Paul Verhoeven’s fifth Dutch film Spetters extended the international reputation he had earned with Soldier of Orange. It’s a long, stark, slice-of-life drama more depressing than exhilarating though certainly there are enough upbeat moments to keep the drama from being a complete downer.
The Production: 4/5
Paul Verhoeven’s fifth Dutch film Spetters extended the international reputation he had earned with Soldier of Orange. It’s a long, stark, slice-of-life drama more depressing than exhilarating though certainly there are enough upbeat moments to keep the drama from being a complete downer. But you won’t confuse Spetters with any film made in America in 1980. Its graphic depictions of many flavors of sex, its unashamed focus on male and female nudity (particularly the former), and its unfettered views of human interactions and ever-evolving relationships put it in a class all its own.
Two young motocross racers Rien (Hans van Tongeren) and Hans (Maarten Spanjer) and their mechanic Eef (Toon Agterberg) dream of fame, fortune and hot women. Their idol is legendary motocross champion Gerrit Witkamp (Rutger Hauer) who cannily fuels their competitive drive and offers occasional encouragement to the worshipful trio. The three fast friends’ lives are changed when they meet a young seductress named Fientje (Renée Soutendijk), a fry cook in a traveling food wagon who longs to be free of grease and sweat. Eventually through interacting with each of the three men, each of whom she hopes might offer a ticket out of her dead-end life, she makes them face the realities of success, defeat, and their individual sexual and personal natures.
Gerard Soeteman’s screenplay manages to give an equal amount of time to each of the three protagonists, both on their own and in their interactions with Fientje, and what we see ranges from exciting motocross races and training sessions (with one training sequence designed especially well for slapstick comedy), each of the three young men’s encounters with the opposite sex and the emerging interest in one of them in same sex coupling, a faith healing revival meeting, parental love and parental abuse, gay bashing and gang rape, and especially a horrific accident (delivered with bone-crunching realism by the director) that sets one of the guys onto a completely unexpected path (though actually each of the three young men go off in unexpected directions by the end of the movie). Director Paul Verhoeven never flinches from showing us the triumphs and tragedies of these lower middle class youths with no thought of hiding nudity (the boys engage in penis measuring in one unforgettable moment in order to decide who gets to try for Fientje) or disguising sexual intercourse in discreet ways (the sexual trysts are usually quite quick when they occur at all apart from the violent gang rape that happens about three quarters of the way through the film). But we see small town life in all its flavors: enthusiastic villagers who enjoy sports or a local band concert are just as important to the mise-en-scene as the young men’s preoccupations with all matters sexual or a local biker gang that causes trouble on a couple of occasions, a climactic one coming at the worst possible time.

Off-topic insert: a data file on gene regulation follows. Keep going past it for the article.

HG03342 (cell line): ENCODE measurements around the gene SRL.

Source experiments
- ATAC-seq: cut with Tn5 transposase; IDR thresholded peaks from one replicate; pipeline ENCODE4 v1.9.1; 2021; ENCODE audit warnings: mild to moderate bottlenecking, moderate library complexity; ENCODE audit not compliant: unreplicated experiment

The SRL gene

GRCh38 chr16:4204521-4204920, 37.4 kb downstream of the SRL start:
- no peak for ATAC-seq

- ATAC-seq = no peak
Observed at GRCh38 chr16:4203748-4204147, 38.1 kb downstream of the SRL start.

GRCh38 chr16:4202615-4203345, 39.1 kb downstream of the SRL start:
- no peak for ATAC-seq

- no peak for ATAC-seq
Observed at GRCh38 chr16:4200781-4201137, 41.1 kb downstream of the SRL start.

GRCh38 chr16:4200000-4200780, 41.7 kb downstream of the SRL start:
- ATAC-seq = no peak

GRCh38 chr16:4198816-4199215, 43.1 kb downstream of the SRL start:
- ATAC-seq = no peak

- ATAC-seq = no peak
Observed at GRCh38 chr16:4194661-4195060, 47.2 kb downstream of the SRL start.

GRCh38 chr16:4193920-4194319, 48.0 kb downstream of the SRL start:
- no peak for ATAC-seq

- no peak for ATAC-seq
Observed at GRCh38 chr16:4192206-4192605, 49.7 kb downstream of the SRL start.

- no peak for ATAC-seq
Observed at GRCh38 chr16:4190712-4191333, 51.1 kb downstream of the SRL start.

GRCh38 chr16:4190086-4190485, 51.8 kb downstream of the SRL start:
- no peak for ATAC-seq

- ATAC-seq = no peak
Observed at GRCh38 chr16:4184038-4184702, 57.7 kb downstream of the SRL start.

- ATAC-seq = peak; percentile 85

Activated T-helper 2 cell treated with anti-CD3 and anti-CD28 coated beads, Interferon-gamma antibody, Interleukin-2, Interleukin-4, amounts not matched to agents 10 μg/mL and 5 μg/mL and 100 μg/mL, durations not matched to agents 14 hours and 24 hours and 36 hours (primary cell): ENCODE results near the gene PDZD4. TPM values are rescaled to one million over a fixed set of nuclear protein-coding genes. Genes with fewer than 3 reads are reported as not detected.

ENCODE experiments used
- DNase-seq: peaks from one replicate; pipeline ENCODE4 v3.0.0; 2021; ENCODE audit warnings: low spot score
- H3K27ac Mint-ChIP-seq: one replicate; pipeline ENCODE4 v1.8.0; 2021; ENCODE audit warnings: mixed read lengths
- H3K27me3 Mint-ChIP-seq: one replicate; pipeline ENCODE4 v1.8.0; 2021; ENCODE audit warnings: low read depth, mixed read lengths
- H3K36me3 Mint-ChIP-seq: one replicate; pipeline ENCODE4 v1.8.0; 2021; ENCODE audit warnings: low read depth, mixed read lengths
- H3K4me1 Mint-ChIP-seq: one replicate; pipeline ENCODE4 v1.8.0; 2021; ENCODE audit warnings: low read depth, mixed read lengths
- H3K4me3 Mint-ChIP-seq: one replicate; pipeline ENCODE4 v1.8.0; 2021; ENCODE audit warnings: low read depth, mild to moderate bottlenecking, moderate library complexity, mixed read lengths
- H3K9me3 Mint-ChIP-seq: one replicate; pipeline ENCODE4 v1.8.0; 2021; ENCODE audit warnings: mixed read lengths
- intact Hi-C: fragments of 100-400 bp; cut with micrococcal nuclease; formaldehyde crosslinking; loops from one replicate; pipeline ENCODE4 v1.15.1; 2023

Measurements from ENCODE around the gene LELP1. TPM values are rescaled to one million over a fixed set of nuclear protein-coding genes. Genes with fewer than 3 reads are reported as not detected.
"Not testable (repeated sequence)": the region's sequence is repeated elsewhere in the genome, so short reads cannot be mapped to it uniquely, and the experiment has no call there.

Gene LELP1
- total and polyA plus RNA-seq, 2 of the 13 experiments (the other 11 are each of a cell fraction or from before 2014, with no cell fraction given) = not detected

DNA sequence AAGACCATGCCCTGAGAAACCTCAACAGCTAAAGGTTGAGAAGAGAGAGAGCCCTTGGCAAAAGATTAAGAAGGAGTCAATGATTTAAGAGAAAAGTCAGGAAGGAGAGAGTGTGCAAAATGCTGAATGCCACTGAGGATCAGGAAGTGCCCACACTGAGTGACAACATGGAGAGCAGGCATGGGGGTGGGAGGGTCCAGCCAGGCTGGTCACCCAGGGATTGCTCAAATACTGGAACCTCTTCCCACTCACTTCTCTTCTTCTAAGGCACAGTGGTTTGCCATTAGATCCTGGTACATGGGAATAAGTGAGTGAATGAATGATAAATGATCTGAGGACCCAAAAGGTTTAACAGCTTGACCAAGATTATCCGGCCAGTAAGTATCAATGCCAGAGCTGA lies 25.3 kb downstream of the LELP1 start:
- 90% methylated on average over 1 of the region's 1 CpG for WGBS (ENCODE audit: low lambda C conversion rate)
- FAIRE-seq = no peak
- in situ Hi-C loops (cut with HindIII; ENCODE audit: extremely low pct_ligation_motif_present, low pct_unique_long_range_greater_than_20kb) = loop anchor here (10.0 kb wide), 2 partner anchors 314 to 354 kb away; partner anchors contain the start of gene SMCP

While Renee Soutendijk may not garner top billing, she unquestionably steals the movie with her come-hither looks and sexual allure, her desperation to escape from her unwanted life, and her willingness to jump from man to man in order to achieve her goals. Top-billed Hans Van Tongeren as Rien has the most dramatic of the three leading men’s roles and he goes through the “thrill of victory, agony of defeat” syndrome that often attaches itself to potential world-class athletes. Toon Agterberg has quite a few memorable moments as the conflicted Eef, wrangling brutally with his abusive father, engaging in petty thefts of gay men he feels are easy marks until they turn the tables on him, and finally beginning to show signs of “manning up” as the film reaches its conclusion. Maarten Spanjer as the green-behind-the-ears Hans provides comic relief for much of the movie but unexpectedly comes into his own as the film concludes. Marianne Boyer offers moving assistance as Rien’s loyal girl friend. The two biggest names to emerge from Verhoeven’s Dutch period are Jeroen Krabbe and Rutger Hauer. Krabbe plays the animated television sports reporter who constantly sings the praises of the charismatic soon-to-be motocross champion Witkamp played by Hauer. Hauer lives up to his vaunted magnetism in a series of scenes where a worshipful public practically genuflects at his feet.
3D Rating: NA
The film has been framed at 1.66:1 and is presented in 1080p resolution using the AVC codec. Apart from a couple of dated-looking early scenes that feature chalky, unappealing color, most of the image quality is excellent with fine sharpness and rich colors that feature realistic skin tones. Black levels can also be quite impressive in some darker scenes. Only an infrequent dust speck here and there mars the other fairly pristine picture. Subtitles are in white and are easy to read. The movie has been divided into 8 chapters.
The DTS-HD Master Audio 2.0 mono sound mix is clear and strong. The Dutch dialogue has been mixed securely with the sound effects and Ton Scherpenzeelkayak’s music (which also works in pop tunes from ABBA, Michael Jackson, and others). No age-related hiss, crackle, flutter, or hum is noticeable.
Special Features: 3/5
Audio Commentary: director Paul Verhoeven offers an informative and entertaining look behind-the-scenes years after the film premiered.
Mobile Image Gallery (4:25, HD)
Theatrical Trailer (2:10, SD)
Paul Verhoeven Trailer: Flesh and Blood
Not a film for every taste but for those game enough for something raw and unusual, Paul Verhoeven’s Spetters won’t be soon forgotten. Kino’s Blu-ray offers excellent picture and sound quality with a few meaningful bonus features. Recommended!